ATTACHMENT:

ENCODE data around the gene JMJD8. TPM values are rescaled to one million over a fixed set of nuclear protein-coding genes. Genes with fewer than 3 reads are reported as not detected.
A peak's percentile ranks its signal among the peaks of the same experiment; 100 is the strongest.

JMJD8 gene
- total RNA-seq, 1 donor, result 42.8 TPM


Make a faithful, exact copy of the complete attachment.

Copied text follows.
ENCODE data around the gene JMJD8. TPM values are rescaled to one million over a fixed set of nuclear protein-coding genes. Genes with fewer than 3 reads are reported as not detected.
A peak's percentile ranks its signal among the peaks of the same experiment; 100 is the strongest.

JMJD8 gene
- total RNA-seq, 1 donor, result 42.8 TPM